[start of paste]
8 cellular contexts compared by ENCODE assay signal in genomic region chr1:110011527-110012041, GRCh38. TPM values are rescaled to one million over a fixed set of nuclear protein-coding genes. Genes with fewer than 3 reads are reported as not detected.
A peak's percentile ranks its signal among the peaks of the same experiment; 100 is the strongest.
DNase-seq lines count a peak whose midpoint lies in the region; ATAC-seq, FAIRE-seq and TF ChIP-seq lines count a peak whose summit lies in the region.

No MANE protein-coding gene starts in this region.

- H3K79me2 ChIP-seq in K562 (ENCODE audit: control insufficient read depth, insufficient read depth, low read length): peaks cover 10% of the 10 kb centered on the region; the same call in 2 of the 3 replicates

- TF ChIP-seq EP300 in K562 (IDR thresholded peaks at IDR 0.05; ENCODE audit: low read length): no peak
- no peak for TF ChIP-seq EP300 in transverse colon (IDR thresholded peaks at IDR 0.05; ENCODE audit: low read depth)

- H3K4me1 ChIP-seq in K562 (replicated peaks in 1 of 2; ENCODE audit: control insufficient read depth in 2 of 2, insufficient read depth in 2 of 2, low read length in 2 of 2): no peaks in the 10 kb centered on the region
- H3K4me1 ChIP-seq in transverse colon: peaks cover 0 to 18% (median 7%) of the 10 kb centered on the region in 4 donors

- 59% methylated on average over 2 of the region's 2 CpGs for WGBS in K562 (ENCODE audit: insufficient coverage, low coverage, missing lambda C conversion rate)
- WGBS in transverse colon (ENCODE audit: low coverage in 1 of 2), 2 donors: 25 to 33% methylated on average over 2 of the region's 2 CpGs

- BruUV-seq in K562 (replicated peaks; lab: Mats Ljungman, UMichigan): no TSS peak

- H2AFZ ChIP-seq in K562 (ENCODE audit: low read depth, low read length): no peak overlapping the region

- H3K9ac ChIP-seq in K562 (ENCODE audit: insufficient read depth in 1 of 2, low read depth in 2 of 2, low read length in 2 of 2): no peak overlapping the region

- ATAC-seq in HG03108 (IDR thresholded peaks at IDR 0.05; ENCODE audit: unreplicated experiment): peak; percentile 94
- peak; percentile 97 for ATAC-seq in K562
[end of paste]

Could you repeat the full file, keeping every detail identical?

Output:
8 cellular contexts compared by ENCODE assay signal in genomic region chr1:110011527-110012041, GRCh38. TPM values are rescaled to one million over a fixed set of nuclear protein-coding genes. Genes with fewer than 3 reads are reported as not detected.
A peak's percentile ranks its signal among the peaks of the same experiment; 100 is the strongest.
DNase-seq lines count a peak whose midpoint lies in the region; ATAC-seq, FAIRE-seq and TF ChIP-seq lines count a peak whose summit lies in the region.

No MANE protein-coding gene starts in this region.

- H3K79me2 ChIP-seq in K562 (ENCODE audit: control insufficient read depth, insufficient read depth, low read length): peaks cover 10% of the 10 kb centered on the region; the same call in 2 of the 3 replicates

- TF ChIP-seq EP300 in K562 (IDR thresholded peaks at IDR 0.05; ENCODE audit: low read length): no peak
- no peak for TF ChIP-seq EP300 in transverse colon (IDR thresholded peaks at IDR 0.05; ENCODE audit: low read depth)

- H3K4me1 ChIP-seq in K562 (replicated peaks in 1 of 2; ENCODE audit: control insufficient read depth in 2 of 2, insufficient read depth in 2 of 2, low read length in 2 of 2): no peaks in the 10 kb centered on the region
- H3K4me1 ChIP-seq in transverse colon: peaks cover 0 to 18% (median 7%) of the 10 kb centered on the region in 4 donors

- 59% methylated on average over 2 of the region's 2 CpGs for WGBS in K562 (ENCODE audit: insufficient coverage, low coverage, missing lambda C conversion rate)
- WGBS in transverse colon (ENCODE audit: low coverage in 1 of 2), 2 donors: 25 to 33% methylated on average over 2 of the region's 2 CpGs

- BruUV-seq in K562 (replicated peaks; lab: Mats Ljungman, UMichigan): no TSS peak

- H2AFZ ChIP-seq in K562 (ENCODE audit: low read depth, low read length): no peak overlapping the region

- H3K9ac ChIP-seq in K562 (ENCODE audit: insufficient read depth in 1 of 2, low read depth in 2 of 2, low read length in 2 of 2): no peak overlapping the region

- ATAC-seq in HG03108 (IDR thresholded peaks at IDR 0.05; ENCODE audit: unreplicated experiment): peak; percentile 94
- peak; percentile 97 for ATAC-seq in K562